We received this photo, not from the writer Lynn Wright, but from another source asking if anyone can identify who’s in the photo and also if anyone remembers this dance at the Laughlin Base officers club
Raymond Elledge, Class of 1963 asked a question under the thread titled “Teen Hangout’s”:
How and when did Marcy Martin Field and Cody Wardlaw Gym get their names and why?
Does anyone have memories they would like to share of Marcy Martin or Cody Wardlaw?
Share some of your memories of where teen hangouts were when you were in school, be it the 1940's, 50's, 60's and early 70's, along with any incidents that may have occured or taken place at a teen hangout....and photos if you have them.
Please use the 'Website Contact' button.
t’s been a long time since the early 1940's when I was attending Junior High School and Del Rio High School, but I still remember some of the dedicated faculty members who guided me through those years. One person who made an indelible impression on me (several of those impressions were on my rear end) was the Junior High principal, Mr. Brown...known to us as "Willie B." He meted out justice with his paddle indiscriminately but always fairly. In later years at a class reunion I asked him if he remembered me. His joking comment was that he never forgot the backsides that he paddled. The system dictated that male students could choose between detention hall or a lick from his paddle. The girls had only one choice: detention hall.
"We consolidated in 1971-72 school year, however we played football under the Wildcat name, later the consolidated school board changed the name during the spring of 1972 to take effect in 1972-1973 school year. So I consider my senior year 71-72 to be the last year of the Wildcats."
In reading many of the letters sent in about our memories of Del Rio, and enjoying them, I saw that someone mentioned our dear "Juan” or better known as "Necktie Joe”, who walked the streets of south Del Rio, greeting folks at H.E.B., directing traffic along Pecan St or South Main Street, doing odd jobs for anyone who would hire him. He had special needs and a very special heart.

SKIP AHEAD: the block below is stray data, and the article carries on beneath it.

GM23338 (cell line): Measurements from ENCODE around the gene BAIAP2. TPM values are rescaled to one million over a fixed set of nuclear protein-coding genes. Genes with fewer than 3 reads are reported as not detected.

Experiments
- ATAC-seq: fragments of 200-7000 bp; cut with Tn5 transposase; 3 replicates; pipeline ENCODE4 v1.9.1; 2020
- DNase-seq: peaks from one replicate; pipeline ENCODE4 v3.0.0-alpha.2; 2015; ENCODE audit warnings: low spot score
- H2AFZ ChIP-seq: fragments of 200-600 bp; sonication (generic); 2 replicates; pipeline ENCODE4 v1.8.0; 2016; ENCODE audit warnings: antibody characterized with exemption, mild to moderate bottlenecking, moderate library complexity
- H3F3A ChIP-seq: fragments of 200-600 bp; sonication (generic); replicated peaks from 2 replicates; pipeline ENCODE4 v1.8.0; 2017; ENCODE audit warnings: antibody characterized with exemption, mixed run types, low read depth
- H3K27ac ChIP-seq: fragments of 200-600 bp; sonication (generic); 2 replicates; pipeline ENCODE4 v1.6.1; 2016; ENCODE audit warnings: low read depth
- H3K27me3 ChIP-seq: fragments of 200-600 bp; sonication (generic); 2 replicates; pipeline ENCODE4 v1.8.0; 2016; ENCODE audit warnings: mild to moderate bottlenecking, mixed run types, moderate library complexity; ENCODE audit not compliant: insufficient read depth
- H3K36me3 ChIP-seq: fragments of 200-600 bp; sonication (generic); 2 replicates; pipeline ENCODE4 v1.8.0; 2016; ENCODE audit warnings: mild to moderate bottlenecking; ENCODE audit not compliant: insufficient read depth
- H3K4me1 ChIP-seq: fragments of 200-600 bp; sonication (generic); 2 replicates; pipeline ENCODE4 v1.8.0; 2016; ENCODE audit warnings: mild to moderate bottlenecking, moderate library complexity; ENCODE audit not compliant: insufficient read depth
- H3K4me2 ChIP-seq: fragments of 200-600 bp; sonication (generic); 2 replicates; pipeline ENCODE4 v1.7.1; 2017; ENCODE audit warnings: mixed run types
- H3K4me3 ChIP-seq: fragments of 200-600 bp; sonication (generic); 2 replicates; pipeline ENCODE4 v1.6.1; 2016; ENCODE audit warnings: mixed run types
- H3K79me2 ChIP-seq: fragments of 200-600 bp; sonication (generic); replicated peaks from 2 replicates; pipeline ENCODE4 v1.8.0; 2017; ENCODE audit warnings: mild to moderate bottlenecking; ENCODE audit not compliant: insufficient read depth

Someone stated that the Arranaga’s stores were located down on Main Street and that also one of the Arranaga’s owned Mr. 15Ë that was on Ave. F and 10th Street.
We would like to add more of a story line to this photo and ask for Alumni input. Please use the ‘Website Contact’ button at the top of the page
Jay graduated in 1966 and has had an interesting, every changing path in life
No not the ‘Zombie’ characters seen in movies, but rather the drink concoction that contains a little bit of every whiskey, rum, gin and vodka available, along with some kind of sweetener that makes it taste good…..well really good the first time you indulge.
A Zombie, can and will turn you into a Zombie, or at the very least make you feel bullet proof, in that you can do no wrong!
The wolf man was discovered around 1924 near Comstock, Texas on the McNutt Ranch. Maudie McNutt about 10 years of age was riding horse back with her Grandfather Peter McNutt and several hands of the McNutt Ranch. North east of the ranch headquarters near a dirt tank, the group rode upon a lamb that had just been killed. Immediately Pete McNutt said, “look straight ahead and keep riding”. They rode by the slaughtered lamb not looking down. In the past they had found other stock dead as if they had been slaughtered. And Items have turned up missing out of the tool shed. Riding straight ahead and going over a hill Pete instructed little Maudie along with one of the hands to return the Ranch Headquarters.